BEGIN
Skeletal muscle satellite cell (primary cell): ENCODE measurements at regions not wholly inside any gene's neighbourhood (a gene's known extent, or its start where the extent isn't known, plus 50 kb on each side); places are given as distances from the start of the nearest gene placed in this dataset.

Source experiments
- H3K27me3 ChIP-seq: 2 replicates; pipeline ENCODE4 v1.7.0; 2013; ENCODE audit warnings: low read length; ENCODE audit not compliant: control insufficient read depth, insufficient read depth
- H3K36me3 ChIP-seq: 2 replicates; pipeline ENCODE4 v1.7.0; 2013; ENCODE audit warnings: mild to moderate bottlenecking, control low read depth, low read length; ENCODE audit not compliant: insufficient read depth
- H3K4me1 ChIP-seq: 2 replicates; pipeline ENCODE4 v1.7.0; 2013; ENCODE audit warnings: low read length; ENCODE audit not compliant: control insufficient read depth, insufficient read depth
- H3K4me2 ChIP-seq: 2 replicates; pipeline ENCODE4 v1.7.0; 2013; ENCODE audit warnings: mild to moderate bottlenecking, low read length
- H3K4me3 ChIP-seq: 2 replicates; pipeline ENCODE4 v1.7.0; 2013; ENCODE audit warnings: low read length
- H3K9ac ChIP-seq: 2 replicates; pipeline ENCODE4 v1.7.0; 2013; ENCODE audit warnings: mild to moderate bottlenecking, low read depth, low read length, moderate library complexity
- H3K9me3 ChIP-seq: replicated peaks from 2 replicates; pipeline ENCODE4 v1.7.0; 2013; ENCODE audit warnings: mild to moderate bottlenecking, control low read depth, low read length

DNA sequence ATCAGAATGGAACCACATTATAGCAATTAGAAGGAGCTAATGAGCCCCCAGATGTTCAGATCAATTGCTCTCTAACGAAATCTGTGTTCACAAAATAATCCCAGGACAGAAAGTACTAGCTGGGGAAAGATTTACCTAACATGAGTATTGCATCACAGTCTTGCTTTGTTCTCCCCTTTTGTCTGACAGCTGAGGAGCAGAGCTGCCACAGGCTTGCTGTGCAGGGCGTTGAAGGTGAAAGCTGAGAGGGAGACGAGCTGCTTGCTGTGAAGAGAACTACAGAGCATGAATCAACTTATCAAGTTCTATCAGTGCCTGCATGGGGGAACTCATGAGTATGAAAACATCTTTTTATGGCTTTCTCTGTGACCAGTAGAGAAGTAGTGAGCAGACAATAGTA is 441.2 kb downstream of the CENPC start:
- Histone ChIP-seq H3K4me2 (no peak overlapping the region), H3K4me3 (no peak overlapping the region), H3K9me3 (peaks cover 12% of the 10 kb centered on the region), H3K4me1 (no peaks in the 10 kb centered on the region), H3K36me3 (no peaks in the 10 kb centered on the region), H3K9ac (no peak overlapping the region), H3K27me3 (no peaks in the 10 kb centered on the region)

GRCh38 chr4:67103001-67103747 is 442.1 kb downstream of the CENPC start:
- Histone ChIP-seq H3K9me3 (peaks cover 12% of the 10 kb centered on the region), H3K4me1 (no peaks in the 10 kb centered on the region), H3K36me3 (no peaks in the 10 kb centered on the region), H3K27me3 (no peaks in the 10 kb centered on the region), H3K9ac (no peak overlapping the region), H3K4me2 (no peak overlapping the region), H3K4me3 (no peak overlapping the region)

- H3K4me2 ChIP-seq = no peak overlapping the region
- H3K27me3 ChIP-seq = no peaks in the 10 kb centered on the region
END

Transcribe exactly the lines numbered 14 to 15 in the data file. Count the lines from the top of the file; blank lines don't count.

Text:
- H3K4me2 ChIP-seq = no peak overlapping the region
- H3K27me3 ChIP-seq = no peaks in the 10 kb centered on the region